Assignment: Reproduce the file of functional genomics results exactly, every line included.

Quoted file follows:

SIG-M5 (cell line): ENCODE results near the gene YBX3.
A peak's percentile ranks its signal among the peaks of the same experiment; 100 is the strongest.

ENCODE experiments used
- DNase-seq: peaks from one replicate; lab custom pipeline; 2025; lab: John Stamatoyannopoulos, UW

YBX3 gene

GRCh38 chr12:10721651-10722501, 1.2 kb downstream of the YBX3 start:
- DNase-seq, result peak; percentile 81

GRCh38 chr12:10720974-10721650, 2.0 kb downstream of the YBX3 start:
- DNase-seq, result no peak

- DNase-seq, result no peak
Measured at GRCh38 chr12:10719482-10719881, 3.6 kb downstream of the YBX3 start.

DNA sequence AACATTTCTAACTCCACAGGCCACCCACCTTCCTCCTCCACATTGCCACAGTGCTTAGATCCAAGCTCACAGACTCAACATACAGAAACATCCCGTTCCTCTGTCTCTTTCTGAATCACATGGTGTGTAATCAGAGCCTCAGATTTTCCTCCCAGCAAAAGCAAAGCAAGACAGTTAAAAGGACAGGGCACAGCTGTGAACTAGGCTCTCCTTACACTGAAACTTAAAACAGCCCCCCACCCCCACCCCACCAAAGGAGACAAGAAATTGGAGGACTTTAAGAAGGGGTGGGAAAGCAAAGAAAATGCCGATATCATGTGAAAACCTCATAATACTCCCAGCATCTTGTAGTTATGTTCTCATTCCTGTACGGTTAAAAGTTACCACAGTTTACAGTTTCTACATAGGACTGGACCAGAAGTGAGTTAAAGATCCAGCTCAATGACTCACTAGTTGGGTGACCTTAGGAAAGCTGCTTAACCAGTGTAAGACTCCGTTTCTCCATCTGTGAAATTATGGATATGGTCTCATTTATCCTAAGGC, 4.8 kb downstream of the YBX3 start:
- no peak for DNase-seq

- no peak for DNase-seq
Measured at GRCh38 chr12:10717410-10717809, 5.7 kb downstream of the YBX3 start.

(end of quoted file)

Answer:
SIG-M5 (cell line): ENCODE results near the gene YBX3.
A peak's percentile ranks its signal among the peaks of the same experiment; 100 is the strongest.

ENCODE experiments used
- DNase-seq: peaks from one replicate; lab custom pipeline; 2025; lab: John Stamatoyannopoulos, UW

YBX3 gene

GRCh38 chr12:10721651-10722501, 1.2 kb downstream of the YBX3 start:
- DNase-seq, result peak; percentile 81

GRCh38 chr12:10720974-10721650, 2.0 kb downstream of the YBX3 start:
- DNase-seq, result no peak

- DNase-seq, result no peak
Measured at GRCh38 chr12:10719482-10719881, 3.6 kb downstream of the YBX3 start.

DNA sequence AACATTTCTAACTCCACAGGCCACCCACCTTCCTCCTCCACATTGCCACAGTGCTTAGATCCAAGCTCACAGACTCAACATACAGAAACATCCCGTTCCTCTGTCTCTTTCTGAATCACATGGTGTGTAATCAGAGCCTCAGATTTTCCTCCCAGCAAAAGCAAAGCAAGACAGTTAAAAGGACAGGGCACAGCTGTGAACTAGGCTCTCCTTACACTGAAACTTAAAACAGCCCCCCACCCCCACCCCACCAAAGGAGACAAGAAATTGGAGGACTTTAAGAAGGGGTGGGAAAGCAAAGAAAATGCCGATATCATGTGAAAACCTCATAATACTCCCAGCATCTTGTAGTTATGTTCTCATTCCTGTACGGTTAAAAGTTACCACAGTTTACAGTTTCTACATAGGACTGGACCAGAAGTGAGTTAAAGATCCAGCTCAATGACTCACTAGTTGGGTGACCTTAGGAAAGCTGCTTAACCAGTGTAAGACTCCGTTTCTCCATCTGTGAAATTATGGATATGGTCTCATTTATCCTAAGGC, 4.8 kb downstream of the YBX3 start:
- no peak for DNase-seq

- no peak for DNase-seq
Measured at GRCh38 chr12:10717410-10717809, 5.7 kb downstream of the YBX3 start.